Show Summary Details
Page of

(p. 3) Significance of Body Image and Eating Disturbances 

(p. 3) Significance of Body Image and Eating Disturbances
Chapter:
(p. 3) Significance of Body Image and Eating Disturbances
Author(s):

Eric Stice

, Paul Rohde

, and Heather Shaw

DOI:
10.1093/med:psych/9780199859245.003.0001
Page of

date: 17 September 2019

Eating disorders are one of the most prevalent classes of psychiatric disorders for adolescent and young-adult females, affecting approximately 10% of young women. Approximately 40-50% of women experience body dissatisfaction, which is a key risk factor for eating disorders. Unfortunately, less than 50% of those with eating disorders receive treatment and treatment can be very expensive. Thus, developing and disseminating effective prevention programs has become a public healthy priority. Of the many eating disorder prevention programs that have been created, very few have significantly reduced eating disorder risk factors and symptoms in controlled trials, and only two (Body Project, Project Health) have significantly reduced the risk for future onset of eating disorders.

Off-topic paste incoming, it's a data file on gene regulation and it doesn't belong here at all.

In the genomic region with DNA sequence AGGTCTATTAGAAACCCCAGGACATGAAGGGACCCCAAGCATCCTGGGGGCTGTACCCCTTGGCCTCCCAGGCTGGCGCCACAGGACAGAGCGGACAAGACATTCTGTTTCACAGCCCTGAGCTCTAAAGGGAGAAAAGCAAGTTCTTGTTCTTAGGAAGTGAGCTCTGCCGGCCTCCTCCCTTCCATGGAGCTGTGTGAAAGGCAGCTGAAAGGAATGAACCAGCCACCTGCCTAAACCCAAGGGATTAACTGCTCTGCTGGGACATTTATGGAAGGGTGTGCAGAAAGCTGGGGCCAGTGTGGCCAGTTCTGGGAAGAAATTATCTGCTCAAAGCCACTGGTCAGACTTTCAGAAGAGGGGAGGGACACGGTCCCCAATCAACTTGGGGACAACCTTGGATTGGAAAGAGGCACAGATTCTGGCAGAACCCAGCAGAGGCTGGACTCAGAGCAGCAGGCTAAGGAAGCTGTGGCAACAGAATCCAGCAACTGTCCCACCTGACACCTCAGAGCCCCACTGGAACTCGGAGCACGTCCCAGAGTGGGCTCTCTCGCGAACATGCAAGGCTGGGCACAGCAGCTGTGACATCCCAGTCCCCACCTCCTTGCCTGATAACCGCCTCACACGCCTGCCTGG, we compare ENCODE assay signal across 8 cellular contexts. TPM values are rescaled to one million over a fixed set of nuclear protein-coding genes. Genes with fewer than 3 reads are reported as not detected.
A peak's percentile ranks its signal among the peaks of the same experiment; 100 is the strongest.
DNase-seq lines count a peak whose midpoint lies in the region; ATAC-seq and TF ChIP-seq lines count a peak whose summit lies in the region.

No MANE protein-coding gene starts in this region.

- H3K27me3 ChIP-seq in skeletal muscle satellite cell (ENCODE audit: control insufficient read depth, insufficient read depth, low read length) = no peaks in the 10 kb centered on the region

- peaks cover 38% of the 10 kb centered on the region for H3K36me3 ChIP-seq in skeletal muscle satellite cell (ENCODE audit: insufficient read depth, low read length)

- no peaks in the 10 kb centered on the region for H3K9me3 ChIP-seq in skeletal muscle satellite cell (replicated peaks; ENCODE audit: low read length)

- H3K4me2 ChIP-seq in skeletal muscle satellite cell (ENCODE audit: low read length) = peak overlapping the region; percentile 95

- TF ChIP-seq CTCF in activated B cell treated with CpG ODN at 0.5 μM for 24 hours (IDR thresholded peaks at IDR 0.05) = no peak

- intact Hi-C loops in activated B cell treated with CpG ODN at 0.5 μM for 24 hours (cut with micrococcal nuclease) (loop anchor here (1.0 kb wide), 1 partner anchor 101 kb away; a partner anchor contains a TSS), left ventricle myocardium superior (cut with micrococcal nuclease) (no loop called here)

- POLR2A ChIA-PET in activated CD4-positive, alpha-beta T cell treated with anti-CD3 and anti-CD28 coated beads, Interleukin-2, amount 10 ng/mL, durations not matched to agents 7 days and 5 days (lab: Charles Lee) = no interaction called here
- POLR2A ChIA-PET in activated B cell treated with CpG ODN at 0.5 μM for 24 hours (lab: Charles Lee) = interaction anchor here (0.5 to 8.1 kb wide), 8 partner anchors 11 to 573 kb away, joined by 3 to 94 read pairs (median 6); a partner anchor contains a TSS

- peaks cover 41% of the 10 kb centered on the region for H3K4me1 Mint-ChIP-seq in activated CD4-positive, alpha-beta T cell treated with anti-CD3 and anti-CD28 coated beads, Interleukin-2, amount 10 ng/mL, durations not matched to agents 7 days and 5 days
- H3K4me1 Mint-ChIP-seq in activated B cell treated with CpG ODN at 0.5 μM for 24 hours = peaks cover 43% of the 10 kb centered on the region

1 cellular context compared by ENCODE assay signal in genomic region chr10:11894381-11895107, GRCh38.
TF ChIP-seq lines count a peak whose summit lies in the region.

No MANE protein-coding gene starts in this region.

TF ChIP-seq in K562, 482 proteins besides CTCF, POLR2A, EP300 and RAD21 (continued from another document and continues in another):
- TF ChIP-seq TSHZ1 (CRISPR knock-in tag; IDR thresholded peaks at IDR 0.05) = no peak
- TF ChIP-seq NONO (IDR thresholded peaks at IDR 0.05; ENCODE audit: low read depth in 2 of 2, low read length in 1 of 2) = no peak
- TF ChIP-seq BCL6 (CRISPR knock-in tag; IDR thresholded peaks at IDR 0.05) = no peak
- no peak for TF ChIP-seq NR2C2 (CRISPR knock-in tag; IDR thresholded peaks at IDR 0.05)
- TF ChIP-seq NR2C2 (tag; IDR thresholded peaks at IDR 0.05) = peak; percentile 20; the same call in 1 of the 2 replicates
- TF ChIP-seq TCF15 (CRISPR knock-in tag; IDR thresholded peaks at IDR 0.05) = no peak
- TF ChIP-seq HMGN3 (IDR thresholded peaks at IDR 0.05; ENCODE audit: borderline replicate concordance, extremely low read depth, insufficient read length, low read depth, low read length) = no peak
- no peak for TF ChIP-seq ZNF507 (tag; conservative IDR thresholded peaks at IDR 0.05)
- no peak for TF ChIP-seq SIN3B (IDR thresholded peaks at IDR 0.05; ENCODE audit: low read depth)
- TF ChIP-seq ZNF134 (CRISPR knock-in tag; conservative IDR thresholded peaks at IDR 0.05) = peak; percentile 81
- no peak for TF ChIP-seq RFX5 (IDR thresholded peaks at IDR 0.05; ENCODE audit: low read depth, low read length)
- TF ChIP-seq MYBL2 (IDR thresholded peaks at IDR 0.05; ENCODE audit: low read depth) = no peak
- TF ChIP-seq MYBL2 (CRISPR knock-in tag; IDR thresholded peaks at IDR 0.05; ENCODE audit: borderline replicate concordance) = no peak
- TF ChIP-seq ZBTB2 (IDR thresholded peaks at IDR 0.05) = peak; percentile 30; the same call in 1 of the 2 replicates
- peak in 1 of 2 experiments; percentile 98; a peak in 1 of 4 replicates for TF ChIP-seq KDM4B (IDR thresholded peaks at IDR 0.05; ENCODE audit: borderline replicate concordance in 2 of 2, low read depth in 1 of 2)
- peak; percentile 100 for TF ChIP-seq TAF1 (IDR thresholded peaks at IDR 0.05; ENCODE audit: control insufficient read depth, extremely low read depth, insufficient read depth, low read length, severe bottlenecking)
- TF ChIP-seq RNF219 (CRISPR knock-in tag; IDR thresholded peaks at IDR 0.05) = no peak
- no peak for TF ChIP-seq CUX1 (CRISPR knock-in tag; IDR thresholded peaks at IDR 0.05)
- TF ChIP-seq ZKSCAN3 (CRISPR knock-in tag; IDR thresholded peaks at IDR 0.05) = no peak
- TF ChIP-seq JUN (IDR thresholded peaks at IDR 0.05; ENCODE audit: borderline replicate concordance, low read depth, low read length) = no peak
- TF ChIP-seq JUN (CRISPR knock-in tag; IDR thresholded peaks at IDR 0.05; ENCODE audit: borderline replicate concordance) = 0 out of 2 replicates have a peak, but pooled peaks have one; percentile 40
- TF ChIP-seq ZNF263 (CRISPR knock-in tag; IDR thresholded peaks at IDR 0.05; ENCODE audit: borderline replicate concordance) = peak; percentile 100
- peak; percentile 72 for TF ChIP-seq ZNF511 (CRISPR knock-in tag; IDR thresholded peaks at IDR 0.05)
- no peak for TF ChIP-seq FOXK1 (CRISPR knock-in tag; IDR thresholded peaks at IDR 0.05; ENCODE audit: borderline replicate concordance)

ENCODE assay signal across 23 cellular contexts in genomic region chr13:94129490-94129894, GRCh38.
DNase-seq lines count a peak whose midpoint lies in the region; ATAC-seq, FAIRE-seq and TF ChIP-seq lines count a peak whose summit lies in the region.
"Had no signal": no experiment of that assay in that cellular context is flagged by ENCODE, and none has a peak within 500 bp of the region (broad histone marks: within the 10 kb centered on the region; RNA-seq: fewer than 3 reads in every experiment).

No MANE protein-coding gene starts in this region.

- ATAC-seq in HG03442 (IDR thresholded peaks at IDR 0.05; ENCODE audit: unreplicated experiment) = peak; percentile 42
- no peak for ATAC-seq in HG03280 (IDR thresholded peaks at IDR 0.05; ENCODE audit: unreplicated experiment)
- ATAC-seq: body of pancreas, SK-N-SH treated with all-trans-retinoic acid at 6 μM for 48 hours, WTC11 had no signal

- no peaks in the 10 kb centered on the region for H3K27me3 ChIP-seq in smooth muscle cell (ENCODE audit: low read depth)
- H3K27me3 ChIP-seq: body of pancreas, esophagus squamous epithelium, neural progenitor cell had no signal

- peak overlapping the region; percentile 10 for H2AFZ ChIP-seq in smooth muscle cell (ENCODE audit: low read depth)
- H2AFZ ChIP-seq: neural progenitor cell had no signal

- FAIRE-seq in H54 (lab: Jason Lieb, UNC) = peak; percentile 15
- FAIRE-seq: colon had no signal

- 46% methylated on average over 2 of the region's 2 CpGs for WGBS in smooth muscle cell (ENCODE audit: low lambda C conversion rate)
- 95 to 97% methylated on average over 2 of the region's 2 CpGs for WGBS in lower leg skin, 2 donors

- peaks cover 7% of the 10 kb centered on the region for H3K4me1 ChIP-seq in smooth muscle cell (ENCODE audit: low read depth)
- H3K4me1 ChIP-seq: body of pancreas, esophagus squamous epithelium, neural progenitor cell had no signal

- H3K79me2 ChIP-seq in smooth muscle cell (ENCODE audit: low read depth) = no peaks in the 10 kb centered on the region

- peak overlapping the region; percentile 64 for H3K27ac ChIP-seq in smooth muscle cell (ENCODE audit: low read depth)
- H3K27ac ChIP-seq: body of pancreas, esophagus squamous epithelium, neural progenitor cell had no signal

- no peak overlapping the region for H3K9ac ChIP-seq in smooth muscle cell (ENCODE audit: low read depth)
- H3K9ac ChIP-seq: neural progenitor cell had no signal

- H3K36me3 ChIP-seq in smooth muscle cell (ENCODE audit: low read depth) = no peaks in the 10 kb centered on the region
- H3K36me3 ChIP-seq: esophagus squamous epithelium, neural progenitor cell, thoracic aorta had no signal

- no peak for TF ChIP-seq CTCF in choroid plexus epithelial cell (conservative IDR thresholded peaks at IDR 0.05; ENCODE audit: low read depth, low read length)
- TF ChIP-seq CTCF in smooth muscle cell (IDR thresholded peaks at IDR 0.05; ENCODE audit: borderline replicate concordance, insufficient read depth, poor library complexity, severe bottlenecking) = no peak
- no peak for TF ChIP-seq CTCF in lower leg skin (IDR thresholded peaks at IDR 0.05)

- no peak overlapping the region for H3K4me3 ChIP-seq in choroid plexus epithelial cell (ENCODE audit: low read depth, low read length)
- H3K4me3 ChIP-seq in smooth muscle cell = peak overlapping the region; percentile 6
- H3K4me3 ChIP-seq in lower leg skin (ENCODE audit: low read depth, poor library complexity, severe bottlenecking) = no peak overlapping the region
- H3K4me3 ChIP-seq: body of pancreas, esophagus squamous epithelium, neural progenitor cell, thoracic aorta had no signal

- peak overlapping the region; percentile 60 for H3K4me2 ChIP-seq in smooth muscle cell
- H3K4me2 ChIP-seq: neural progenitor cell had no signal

Access to the complete content on Oxford Clinical Psychology requires a subscription or purchase. Public users are able to search the site and view the abstracts and keywords for each book and chapter without a subscription.

Please subscribe or login to access full text content.

If you have purchased a print title that contains an access token, please see the token for information about how to register your code.

For questions on access or troubleshooting, please check our FAQs, and if you can't find the answer there, please contact us.